Jefferson heavily relied on Hemings, requiring his presence and cooking wherever he lived: at Monticello, in Williamsburg, in Richmond when he was governor of Virginia, and on his extensive travels to Paris, Philadelphia, and New York City. Hemings also travelled alone, including being sent on a trip to France to be trained in the art of French cooking.
Jackson’s painting helps us honor James Hemings, who was freed when he was 30 years old, before Jefferson became president. President Jefferson apparently kept in touch with Hemings and asked him to come cook in the White House. Hemings said he was otherwise engaged, although he did eventually appear to cook again one summer at Monticello, leaving once summer ended. Later that same year he committed suicide.
Our portrait shows Chef Hemings drizzling sauce over a prepared plate of food. The painting is filled with symbols important to Hemings’ cooking, to Monticello, to our third president, and to the nation’s history. The ribbon banner with the French inscription “Tous les hommes sont créés égaux,” which says, “All men are created equal,” references the Declaration of Independence. There is a bounty of food frequently served at Monticello on display, including: a dish of figs, a cabbage and fruit, sliced cured meat, a cake layered with fruit, and bottles of wine. There are also fresh-cut green herbs and flowers.
Our goal is to tell the story of our country without participating in the whitewashing of history. We hope our guests will view this portrait and be reminded that our founding fathers and authors of the Declaration of Independence were slave owners, and the bedrock of our nation and our agriculture was built upon the unpaid and brutal labor of enslaved people.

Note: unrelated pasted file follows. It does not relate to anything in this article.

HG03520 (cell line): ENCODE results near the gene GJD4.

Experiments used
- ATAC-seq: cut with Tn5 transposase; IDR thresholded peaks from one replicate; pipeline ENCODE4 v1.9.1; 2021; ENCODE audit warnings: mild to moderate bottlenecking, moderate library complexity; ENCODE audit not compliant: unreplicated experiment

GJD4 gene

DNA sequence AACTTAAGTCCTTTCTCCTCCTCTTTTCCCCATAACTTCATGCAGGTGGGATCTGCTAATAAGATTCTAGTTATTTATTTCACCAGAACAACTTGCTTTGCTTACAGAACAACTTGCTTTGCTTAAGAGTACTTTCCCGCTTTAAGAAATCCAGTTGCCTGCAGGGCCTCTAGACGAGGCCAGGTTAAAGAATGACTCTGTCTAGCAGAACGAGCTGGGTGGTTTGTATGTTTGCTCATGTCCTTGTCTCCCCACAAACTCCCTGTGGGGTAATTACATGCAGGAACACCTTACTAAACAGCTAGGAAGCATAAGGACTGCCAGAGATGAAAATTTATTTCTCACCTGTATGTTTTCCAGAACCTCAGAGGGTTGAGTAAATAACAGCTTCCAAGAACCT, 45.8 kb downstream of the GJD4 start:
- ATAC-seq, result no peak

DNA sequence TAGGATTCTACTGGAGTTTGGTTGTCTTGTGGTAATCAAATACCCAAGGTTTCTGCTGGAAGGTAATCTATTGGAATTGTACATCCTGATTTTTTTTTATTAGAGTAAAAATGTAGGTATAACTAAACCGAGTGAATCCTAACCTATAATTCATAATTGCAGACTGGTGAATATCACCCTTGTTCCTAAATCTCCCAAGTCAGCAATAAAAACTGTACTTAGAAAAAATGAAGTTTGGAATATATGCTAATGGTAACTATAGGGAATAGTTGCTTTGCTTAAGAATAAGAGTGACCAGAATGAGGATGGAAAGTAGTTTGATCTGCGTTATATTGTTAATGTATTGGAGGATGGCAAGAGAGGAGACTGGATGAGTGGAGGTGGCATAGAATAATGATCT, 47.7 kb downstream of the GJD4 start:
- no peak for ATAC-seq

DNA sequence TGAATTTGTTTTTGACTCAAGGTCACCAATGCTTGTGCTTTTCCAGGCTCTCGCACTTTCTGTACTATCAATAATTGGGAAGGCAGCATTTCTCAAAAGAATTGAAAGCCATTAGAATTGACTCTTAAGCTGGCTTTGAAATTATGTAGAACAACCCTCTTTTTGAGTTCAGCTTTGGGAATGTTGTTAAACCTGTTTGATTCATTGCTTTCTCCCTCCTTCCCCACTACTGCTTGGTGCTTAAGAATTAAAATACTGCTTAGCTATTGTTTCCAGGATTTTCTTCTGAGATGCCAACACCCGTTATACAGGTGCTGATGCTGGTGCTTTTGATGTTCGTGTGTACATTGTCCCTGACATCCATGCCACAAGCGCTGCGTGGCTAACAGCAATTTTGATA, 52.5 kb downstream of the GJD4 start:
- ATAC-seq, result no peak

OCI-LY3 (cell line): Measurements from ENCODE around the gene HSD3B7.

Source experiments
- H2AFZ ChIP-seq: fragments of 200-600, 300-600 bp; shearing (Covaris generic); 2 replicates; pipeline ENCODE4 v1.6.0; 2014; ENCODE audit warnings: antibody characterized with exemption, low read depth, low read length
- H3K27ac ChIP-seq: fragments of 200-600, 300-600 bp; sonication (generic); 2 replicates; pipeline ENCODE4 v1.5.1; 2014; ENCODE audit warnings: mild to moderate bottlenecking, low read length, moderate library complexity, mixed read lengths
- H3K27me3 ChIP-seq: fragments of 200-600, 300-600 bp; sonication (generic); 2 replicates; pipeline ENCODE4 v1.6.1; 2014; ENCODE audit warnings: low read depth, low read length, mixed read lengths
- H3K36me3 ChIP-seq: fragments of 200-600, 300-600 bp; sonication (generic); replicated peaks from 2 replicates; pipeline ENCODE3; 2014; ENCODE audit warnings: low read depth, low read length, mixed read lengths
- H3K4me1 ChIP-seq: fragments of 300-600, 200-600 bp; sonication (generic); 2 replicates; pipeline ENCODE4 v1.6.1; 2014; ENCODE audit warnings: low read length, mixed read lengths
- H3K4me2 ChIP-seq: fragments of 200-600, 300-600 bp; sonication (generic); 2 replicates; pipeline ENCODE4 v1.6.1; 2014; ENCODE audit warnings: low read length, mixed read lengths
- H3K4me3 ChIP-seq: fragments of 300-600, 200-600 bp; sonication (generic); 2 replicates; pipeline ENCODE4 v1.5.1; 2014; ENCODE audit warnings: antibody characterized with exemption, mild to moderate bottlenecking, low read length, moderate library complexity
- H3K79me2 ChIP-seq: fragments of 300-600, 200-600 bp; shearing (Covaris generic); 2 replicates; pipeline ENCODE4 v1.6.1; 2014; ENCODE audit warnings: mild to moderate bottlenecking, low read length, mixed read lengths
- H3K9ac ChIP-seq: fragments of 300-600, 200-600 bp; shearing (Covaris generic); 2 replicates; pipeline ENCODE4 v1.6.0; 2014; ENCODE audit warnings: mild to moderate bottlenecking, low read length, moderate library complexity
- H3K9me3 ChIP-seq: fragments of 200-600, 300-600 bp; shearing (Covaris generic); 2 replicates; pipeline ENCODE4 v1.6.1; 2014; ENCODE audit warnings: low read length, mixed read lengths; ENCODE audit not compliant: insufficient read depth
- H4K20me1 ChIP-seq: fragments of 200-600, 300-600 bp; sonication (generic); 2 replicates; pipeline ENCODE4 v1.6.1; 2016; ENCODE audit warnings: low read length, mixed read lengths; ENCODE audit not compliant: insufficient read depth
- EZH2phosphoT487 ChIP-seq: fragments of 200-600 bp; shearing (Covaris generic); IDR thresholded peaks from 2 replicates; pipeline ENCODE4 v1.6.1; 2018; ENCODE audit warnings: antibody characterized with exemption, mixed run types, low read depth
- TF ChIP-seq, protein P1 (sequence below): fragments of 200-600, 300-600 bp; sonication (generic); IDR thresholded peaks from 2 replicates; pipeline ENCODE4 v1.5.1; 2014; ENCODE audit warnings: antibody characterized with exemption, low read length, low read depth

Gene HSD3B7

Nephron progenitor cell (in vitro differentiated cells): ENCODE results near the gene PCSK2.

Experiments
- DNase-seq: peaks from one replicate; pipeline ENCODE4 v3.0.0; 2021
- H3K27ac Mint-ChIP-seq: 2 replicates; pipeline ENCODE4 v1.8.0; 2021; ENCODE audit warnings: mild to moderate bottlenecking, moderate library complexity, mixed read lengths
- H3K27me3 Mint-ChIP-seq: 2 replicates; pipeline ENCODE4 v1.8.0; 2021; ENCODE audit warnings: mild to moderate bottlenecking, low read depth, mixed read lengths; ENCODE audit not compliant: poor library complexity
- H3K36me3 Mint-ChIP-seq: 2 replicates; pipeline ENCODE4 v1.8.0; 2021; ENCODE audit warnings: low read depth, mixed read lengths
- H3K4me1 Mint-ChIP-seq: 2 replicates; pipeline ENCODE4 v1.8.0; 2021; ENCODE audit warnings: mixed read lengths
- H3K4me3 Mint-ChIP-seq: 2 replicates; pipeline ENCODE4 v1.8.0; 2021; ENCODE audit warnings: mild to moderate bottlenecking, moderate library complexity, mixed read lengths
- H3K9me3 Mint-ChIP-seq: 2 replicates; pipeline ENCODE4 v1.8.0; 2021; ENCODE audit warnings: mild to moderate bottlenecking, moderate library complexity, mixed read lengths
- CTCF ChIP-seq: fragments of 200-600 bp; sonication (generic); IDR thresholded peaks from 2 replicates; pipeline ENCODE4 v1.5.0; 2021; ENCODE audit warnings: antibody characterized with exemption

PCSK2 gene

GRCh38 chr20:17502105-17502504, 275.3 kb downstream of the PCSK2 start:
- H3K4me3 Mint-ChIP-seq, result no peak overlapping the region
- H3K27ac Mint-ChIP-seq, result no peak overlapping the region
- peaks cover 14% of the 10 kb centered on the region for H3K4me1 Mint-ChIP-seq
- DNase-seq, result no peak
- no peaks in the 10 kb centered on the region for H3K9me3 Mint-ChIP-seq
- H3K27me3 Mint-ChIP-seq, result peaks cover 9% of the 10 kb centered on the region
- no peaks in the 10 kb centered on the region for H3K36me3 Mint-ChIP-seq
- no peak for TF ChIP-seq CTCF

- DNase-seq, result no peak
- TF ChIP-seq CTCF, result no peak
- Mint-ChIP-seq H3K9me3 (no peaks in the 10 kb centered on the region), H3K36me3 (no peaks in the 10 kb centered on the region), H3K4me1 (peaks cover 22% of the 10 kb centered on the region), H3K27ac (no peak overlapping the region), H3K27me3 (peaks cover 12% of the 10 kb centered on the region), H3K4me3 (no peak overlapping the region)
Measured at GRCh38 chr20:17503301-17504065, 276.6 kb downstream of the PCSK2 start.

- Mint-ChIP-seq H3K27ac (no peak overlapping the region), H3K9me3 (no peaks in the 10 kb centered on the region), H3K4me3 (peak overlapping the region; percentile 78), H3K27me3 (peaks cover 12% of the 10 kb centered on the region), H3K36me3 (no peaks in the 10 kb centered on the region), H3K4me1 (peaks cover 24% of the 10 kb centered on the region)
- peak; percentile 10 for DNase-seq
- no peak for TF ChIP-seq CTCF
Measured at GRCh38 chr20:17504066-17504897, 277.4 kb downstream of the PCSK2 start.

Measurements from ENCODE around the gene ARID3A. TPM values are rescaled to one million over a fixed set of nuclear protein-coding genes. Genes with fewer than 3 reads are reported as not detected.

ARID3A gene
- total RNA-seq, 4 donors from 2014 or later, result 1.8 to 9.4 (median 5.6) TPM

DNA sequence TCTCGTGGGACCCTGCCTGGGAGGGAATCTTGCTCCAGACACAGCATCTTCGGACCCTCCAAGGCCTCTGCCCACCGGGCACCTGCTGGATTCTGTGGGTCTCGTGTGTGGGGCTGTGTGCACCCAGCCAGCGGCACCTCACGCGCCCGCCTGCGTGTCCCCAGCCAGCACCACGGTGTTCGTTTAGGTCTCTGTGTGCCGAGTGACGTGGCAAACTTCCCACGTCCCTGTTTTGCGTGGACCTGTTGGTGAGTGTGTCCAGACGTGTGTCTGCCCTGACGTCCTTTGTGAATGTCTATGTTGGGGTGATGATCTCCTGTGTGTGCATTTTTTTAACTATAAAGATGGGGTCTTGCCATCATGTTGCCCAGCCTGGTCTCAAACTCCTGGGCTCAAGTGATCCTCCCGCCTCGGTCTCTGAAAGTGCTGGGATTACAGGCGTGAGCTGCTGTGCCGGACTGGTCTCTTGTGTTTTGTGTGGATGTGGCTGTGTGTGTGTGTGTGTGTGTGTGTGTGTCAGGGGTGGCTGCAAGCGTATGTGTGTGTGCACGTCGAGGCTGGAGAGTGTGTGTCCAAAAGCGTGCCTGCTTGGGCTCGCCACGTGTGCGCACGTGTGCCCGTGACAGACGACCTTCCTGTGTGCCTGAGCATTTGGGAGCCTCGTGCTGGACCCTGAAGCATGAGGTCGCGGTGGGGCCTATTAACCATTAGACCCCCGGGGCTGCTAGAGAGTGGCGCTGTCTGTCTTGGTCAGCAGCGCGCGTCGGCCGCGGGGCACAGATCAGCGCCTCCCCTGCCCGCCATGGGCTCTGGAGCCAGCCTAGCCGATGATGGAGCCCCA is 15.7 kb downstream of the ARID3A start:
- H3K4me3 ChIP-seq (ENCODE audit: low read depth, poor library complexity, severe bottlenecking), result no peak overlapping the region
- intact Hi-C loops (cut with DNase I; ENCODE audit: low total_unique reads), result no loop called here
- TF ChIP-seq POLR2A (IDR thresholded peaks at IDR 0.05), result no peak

As an artist, Jackson seeks to engage the viewer in a dialogue by what is being seen and imagined through paintings that are reminiscent of his life experiences. Jackson says he is trying to “capture intimate settings to use as a gateway to ponder the complexities of the human experience, as well as the society that influences them.”
Raised in a farming family in the rural Arkansas Delta, Jackson is the youngest of 11 siblings and has always been drawn to the creative arts. Halfway through a 21-year military career, Jackson had an epiphany that turned his attention to painting. He has participated in several juried group art shows and has been featured in five solo exhibitions. Ronald Jackson is represented by Galerie Myrtis in Baltimore, MD.